In August 2022, the Washington State Supreme Court issued an important opinion impacting coverage afforded to contractors under commercial general liability (CGL) policies. The Court held as a matter of first impression in Preferred Contractors Insurance Company v. Baker and Son Construction Inc. that a purported claims-made CGL policy that lacked retroactive and prospective coverage (meaning the policy required both the loss to occur and claim be reported in same policy year) was unenforceable as contrary to public policy.
This coverage dispute arose out of a wrongful death claim against a construction company, Baker and Son Construction Inc. (Baker). In October 2019, a Baker employee allegedly caused a two-by-four to fall and strike Ronnie Cox, the owner of Cox Construction, in the head. Mr. Cox died in his sleep later that night. In September 2020, Baker received a notice that Mr. Cox’s widow was pursuing a wrongful death claim. Baker notified its insurer, Preferred Contractors Insurance Company (PCIC), of the claim two days later.
PCIC had issued two substantively identical CGL policies to Baker. The first had a coverage period of January 5, 2019, to January 5, 2020 (the 2019 policy). The second had a coverage period of January 5, 2020, to January 5, 2021 (the 2020 policy). While these were claims-made policies, the insuring agreement contained language more similar to an occurrence policy. The policies excluded coverage unless the bodily injury or property damage was caused by an occurrence that first took place during the policy period. Additionally, the policies contained an endorsement, limiting coverage to bodily injuries that occurred and were reported to PCIC within the same policy period. The endorsement also stated there was no continuous coverage between policies that were renewed, meaning each policy period was limited to one year. Because Mr. Cox’s death occurred in October 2019 and Ms. Cox did not notify Baker of her intent to sue until September 2020, the occurrence and claim reporting did not occur during the same policy period.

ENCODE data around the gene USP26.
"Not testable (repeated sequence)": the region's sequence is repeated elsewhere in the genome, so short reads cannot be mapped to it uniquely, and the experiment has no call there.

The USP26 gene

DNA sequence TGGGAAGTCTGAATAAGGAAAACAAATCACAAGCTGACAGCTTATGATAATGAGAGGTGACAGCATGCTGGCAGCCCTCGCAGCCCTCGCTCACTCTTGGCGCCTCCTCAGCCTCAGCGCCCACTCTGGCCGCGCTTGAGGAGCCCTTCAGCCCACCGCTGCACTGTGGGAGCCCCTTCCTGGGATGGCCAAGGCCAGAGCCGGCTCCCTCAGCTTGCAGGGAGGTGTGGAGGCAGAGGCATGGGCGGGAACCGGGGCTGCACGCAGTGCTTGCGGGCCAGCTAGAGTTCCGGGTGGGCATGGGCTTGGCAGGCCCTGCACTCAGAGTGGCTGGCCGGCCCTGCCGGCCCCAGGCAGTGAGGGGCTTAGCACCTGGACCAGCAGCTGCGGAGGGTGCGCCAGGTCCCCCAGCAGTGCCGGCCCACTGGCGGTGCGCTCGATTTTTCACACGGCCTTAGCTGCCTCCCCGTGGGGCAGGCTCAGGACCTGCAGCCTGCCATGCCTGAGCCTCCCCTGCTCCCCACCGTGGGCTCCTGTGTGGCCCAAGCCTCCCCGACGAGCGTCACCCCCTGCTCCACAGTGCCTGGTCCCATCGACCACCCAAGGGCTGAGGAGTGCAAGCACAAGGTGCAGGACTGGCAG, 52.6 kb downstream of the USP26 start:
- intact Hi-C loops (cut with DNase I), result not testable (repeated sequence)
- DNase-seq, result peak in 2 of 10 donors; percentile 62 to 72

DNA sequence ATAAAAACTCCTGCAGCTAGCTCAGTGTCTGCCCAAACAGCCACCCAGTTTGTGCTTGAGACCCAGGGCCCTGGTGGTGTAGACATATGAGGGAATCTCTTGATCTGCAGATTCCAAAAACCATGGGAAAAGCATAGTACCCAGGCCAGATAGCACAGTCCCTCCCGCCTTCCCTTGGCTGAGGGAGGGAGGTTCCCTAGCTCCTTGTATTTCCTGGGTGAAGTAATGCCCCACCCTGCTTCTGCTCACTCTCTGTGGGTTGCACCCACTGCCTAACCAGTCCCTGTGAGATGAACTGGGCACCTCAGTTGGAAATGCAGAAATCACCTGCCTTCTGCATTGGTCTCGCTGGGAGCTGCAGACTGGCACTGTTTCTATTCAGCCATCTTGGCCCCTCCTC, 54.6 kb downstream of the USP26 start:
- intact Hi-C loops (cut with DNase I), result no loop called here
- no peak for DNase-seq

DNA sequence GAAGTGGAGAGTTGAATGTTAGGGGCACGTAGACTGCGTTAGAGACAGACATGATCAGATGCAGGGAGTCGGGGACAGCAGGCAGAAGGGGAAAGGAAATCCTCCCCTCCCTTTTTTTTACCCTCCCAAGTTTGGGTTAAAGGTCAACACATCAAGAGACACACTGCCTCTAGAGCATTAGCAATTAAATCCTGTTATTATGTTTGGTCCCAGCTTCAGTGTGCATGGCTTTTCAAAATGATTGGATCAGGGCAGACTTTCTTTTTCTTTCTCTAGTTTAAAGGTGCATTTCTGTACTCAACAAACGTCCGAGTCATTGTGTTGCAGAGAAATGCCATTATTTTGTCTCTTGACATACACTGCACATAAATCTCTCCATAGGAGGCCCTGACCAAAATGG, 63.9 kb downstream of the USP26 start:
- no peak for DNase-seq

PCIC filed a declaratory action, requesting a declaration that it had no duty to defend or indemnify Baker. That court granted Baker’s and Ms. Cox’s motion for certification of question of state law to be decided by the Washington State Supreme Court. The reformulated certified question was:
When a contractor’s liability insurance policy provides only coverage for “occurrences” and resulting “claims-made and reported” that take place within the same one-year policy period, and provide no prospective or retroactive coverage, do these requirements together violate Washington public policy and render either the “occurrence” or “claims-made and reported” provisions unenforceable?
The Court answered affirmatively, relying on Chapter 18.27 RCW. The Court concluded the legislature created a public policy through RCW 18.27.050 and RCW 18.27.140 requiring contractors to be financially responsible for the injuries they negligently inflict on the public. RCW 18.27.050 requires contractors to have insurance or financial responsibility to cover $100,000 “for injury or damage including death to any one person” to obtain registration with the state. RCW 18.27.140 states the explicit purpose for the chapter: “to afford protection to the public…from unreliable, fraudulent, financially irresponsible, or incompetent contractors.” With such a public policy established, the Court found a contractor’s CGL policy that requires the loss to occur and be reported to the insurer in the same policy year and fails to provide prospective or retroactive coverage, thereby providing essentially illusory coverage, violates this public policy and is unenforceable.
Ultimately, this decision prevents insurers from selling CGL policies to Washington contractors that combine these two coverage restrictions (requiring both the loss to occur and claim be reported in same policy year) or declining coverage to Washington contractors under existing CGL policies based on these same timing restrictions.
This blog post is intended to provide general information to contractors. If you would like to discuss how this ruling may impact your business, current policies in place, or any claims denied based on the timing limitations discussed above, please do not hesitate to contact any of the attorneys in our Construction Law Practice Group.